The Influence of Dietary Supplementation with Cranberry Tablets on the Urinary Risk Factors for Nephrolithiasis.

Posted: 
September 4, 2018
Authors: 
Redmond EJ; Murphy CF; Leonard J; Faulds K; Abdelfadil S; Crowley VE; Lynch TH; Manecksha RP.
Journal: 
World J Urol, 10.1007/s00345-018-2344-1 [doi]
Abstract: 

PURPOSE: Cranberry supplements are commonly used as a natural deterrent to urinary tract infection. However, one small study (n=5) which showed an increase in urinary oxalate levels following cranberry supplementation has led to its use with caution among patients susceptible to nephrolithiasis. Furthermore, most commonly available cranberry tablet preparations contain vitamin C, which has been independently shown to increase urinary oxalate excretion. The aim of this study is to investigate the influence of cranberry supplementation on urinary oxalate excretion. METHODS: Fifteen participants were randomised to receive cranberry tablets alone or cranberry tablets containing vitamin C. Tablets were taken at the manufacturers recommended dosage for a period of 14 days. Participants provided a 24 h urine collection at trial entry and day 14. Urinary variables were compared to assess for changes in oxalate levels. RESULTS: The median age was 27 years (21-43). There was no difference in the 24 h urine volume pre or post commencement of cranberry tablets (1.7 vs 2 L, p=0.07). An increase in median urinary oxalate excretion was observed in participants taking both cranberry-only tablets (0.10 mmol/day) and tablets containing vitamin C (1.15 mmol/day). CONCLUSION: Dietary supplementation with cranberry increases urinary oxalate excretion and should be avoided in patients at risk of urolithiasis.

Cranberry for Urinary Tract Infection: From Bench to Bedside.

Posted: 
April 4, 2018
Authors: 
Nabavi SF; Sureda A; Daglia M; Izadi M; Nabavi SM.
Journal: 
Current Topics in Medicinal Chemistry. 17(3):331-339
Abstract: 

Urinary tract infections are common infectious diseases which can occur in any part of the urinary tract such as bladder, kidney, ureters, and urethra. They are commonly caused by bacteria that enter through the urethra. Urinary tract infections commonly develop in the bladder and spread to renal tissues. Up to now, there are different antimicrobial agents which have beneficial role on urinary tract infections. However, most of them cause different adverse effects and therefore, much attention has been paid to the search for effective therapeutic agents with negligible adverse effects. Cranberry is known as one of the most important edible plants, which possesses potent antimicrobial effects against the bacteria responsible for urinary tract infections. Growing evidence has shown that cranberry suppresses urinary tract infections and eradicates the bacteria. Therefore, the aim of this study is to critically review the available literature regarding the antimicrobial activities of cranberry against urinary tract infection microorganisms. In addition, we discuss etiology, epidemiology, risk factors, and current drugs of urinary tract infections to provide a more complete picture of this disease.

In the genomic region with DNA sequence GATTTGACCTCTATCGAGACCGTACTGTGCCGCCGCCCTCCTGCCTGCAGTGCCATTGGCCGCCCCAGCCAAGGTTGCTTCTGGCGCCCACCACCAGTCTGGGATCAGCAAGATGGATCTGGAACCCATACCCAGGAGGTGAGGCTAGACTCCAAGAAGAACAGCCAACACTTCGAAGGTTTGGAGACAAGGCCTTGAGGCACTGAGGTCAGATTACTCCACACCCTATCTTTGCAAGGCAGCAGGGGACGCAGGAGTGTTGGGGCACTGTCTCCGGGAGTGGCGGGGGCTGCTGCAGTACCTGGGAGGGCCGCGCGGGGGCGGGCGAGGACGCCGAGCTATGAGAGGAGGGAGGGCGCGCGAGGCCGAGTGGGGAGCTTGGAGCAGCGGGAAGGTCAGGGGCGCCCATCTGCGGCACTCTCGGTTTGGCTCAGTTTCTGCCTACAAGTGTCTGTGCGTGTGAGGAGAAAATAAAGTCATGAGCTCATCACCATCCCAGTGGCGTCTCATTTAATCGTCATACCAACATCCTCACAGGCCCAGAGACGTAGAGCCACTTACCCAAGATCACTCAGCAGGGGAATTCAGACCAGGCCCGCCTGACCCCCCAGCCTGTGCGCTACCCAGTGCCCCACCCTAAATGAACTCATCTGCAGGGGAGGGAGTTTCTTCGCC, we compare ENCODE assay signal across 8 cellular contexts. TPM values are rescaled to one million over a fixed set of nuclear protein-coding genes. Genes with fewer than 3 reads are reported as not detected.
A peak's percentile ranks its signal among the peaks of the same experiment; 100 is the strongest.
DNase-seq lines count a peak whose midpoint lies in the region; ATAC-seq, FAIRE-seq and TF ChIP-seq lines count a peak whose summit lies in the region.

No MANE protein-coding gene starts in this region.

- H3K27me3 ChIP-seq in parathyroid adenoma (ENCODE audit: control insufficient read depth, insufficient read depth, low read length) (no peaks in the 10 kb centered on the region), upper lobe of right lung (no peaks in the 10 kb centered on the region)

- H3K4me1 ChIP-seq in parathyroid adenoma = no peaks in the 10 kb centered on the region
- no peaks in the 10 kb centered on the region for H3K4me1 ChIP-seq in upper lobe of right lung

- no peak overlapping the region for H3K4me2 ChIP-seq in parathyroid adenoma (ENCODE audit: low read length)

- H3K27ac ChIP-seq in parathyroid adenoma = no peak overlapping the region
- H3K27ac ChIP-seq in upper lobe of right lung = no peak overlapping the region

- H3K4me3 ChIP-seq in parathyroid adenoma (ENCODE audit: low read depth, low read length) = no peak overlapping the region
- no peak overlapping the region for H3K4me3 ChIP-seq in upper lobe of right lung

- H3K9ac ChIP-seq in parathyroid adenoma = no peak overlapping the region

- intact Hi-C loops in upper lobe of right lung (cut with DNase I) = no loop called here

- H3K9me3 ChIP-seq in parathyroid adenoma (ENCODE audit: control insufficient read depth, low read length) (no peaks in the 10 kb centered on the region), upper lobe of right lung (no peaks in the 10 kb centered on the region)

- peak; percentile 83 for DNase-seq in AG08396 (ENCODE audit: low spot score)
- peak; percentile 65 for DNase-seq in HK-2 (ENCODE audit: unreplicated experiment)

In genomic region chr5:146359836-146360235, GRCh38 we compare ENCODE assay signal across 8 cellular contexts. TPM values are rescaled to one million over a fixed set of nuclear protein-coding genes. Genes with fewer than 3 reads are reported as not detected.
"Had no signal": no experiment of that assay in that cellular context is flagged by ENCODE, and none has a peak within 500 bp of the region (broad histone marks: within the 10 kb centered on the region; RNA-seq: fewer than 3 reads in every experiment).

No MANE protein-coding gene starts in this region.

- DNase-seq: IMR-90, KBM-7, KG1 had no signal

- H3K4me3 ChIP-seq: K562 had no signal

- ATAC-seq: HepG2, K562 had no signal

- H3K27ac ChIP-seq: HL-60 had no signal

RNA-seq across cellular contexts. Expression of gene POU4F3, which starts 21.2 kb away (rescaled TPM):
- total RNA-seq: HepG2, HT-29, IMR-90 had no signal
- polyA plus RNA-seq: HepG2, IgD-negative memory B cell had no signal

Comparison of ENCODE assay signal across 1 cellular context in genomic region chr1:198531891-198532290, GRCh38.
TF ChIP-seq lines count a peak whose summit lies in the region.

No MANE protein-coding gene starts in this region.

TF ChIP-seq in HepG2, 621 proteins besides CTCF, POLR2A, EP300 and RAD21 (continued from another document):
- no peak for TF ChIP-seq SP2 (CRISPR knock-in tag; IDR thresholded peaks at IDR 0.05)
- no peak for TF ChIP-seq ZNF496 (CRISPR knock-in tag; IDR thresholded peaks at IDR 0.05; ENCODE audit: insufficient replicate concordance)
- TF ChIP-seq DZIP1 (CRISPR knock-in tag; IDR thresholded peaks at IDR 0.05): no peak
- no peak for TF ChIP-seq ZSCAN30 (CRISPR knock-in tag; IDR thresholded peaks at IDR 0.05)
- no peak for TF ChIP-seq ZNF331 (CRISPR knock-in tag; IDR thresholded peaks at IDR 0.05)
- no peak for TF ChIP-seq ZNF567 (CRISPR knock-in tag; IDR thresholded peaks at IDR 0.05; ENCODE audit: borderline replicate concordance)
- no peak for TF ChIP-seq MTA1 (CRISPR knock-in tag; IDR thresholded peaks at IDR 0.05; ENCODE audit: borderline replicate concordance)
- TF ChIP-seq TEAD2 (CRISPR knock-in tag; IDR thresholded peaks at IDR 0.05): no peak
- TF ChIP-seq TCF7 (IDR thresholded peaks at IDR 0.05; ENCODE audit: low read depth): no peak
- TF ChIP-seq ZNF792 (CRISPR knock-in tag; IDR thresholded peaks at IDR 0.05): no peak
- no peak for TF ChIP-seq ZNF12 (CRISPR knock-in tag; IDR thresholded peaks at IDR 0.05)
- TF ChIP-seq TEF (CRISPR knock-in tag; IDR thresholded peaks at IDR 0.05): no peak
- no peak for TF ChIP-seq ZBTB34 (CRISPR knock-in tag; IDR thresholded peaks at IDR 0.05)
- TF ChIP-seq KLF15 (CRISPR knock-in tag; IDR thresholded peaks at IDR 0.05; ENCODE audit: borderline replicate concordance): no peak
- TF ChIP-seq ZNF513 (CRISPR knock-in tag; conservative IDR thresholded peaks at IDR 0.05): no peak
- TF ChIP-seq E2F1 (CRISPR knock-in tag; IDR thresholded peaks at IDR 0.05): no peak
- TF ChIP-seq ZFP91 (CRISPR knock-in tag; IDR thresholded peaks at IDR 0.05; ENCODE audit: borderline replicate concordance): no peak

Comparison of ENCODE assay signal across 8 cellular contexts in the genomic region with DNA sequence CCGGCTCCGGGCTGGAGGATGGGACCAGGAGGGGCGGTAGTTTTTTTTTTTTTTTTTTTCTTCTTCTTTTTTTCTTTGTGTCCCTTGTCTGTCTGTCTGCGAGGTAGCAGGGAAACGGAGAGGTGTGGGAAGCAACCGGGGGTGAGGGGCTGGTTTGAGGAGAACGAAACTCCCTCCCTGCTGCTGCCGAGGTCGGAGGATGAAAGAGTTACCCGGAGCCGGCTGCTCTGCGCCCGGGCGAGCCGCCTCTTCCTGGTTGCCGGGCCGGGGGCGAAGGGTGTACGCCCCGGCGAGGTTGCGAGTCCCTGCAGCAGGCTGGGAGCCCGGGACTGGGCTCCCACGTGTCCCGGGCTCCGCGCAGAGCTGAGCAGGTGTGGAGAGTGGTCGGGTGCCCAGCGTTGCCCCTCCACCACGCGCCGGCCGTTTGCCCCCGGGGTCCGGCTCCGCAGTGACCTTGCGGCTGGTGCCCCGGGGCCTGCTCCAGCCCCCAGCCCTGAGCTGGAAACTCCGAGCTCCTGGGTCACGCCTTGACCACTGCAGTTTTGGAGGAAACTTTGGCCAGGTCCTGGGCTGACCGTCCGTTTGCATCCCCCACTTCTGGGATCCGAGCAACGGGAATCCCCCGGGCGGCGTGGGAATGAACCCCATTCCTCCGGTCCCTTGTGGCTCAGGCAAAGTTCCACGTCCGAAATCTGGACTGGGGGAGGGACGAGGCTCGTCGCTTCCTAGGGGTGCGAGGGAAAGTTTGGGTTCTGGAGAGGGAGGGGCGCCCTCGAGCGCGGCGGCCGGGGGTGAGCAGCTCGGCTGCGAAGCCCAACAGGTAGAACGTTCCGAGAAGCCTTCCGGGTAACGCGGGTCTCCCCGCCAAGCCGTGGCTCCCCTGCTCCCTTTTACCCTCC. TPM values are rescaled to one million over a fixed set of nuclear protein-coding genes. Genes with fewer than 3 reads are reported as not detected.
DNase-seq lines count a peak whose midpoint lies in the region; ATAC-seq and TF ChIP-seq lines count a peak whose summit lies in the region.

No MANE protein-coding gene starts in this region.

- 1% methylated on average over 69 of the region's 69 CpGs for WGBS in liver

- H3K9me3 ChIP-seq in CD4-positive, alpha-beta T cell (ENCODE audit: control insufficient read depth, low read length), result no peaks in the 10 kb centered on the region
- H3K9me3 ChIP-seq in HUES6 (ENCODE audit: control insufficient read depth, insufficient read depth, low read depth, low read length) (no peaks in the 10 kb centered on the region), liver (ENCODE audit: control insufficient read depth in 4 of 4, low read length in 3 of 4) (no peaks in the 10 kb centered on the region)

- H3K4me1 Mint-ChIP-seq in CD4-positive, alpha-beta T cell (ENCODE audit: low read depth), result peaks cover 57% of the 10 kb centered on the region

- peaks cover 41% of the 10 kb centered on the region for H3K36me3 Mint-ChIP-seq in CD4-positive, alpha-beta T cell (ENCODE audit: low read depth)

Cranberry Reduces the Risk of Urinary Tract Infection Recurrence in Otherwise Healthy Women: A Systematic Review and Meta-Analysis.

Posted: 
April 4, 2018
Authors: 
Fu Z, Liska D, Talan D, Chung M
Journal: 
Journal of Nutrition. 147(12):2282-2288
Abstract: 

Background: Cranberry (Vaccinium spp.) has been advocated for treatment of urinary tract infection (UTI); however, its efficacy is controversial. Women have a 50% risk of UTI over their lifetime, and ~20-30% experience a subsequent UTI recurrence.Objective: We conducted this meta-analysis to assess the effect of cranberry on the risk of UTI recurrence in otherwise healthy women.Methods: Literature published before January 2011 was obtained from 2 published systematic reviews, and we conducted updated searches in EMBASE and MEDLINE (through July 2017). We included randomized controlled trials that were conducted in generally healthy nonpregnant women aged >=18 y with a history of UTI, compared cranberry intervention to a placebo or control, and reported the outcome as the number of participants experiencing a UTI. Two researchers conducted abstract and full-text screenings, data extractions, and risk of bias assessments independently, and discrepancies were resolved by group consensus. Meta-analyses were performed by using Stata SE software (version 13). We employed a fixed-effect model using the Mantel-Haenszel method to estimate the summary risk if the heterogeneity was low to moderate (I2 300 participants.Conclusion: These results suggest that cranberry may be effective in preventing UTI recurrence in generally healthy women; however, larger high-quality studies are needed to confirm these findings.